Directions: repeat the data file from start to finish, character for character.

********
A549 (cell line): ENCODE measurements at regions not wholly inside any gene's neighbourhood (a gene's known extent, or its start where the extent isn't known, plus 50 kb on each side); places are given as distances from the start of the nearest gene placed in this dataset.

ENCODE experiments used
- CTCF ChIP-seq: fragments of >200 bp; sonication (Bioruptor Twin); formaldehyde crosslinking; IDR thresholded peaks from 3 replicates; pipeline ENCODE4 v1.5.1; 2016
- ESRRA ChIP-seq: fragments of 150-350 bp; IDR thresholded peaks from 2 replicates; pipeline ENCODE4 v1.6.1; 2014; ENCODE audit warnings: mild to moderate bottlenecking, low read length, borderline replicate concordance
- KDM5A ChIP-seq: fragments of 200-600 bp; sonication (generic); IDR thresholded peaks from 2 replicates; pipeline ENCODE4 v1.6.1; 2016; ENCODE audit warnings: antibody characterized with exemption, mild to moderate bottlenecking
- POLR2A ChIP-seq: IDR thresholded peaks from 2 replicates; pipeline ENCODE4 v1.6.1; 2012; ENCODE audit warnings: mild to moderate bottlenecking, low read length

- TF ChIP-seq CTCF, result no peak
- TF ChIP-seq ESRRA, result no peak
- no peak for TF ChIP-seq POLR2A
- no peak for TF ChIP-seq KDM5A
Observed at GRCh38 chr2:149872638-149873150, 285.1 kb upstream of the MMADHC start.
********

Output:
A549 (cell line): ENCODE measurements at regions not wholly inside any gene's neighbourhood (a gene's known extent, or its start where the extent isn't known, plus 50 kb on each side); places are given as distances from the start of the nearest gene placed in this dataset.

ENCODE experiments used
- CTCF ChIP-seq: fragments of >200 bp; sonication (Bioruptor Twin); formaldehyde crosslinking; IDR thresholded peaks from 3 replicates; pipeline ENCODE4 v1.5.1; 2016
- ESRRA ChIP-seq: fragments of 150-350 bp; IDR thresholded peaks from 2 replicates; pipeline ENCODE4 v1.6.1; 2014; ENCODE audit warnings: mild to moderate bottlenecking, low read length, borderline replicate concordance
- KDM5A ChIP-seq: fragments of 200-600 bp; sonication (generic); IDR thresholded peaks from 2 replicates; pipeline ENCODE4 v1.6.1; 2016; ENCODE audit warnings: antibody characterized with exemption, mild to moderate bottlenecking
- POLR2A ChIP-seq: IDR thresholded peaks from 2 replicates; pipeline ENCODE4 v1.6.1; 2012; ENCODE audit warnings: mild to moderate bottlenecking, low read length

- TF ChIP-seq CTCF, result no peak
- TF ChIP-seq ESRRA, result no peak
- no peak for TF ChIP-seq POLR2A
- no peak for TF ChIP-seq KDM5A
Observed at GRCh38 chr2:149872638-149873150, 285.1 kb upstream of the MMADHC start.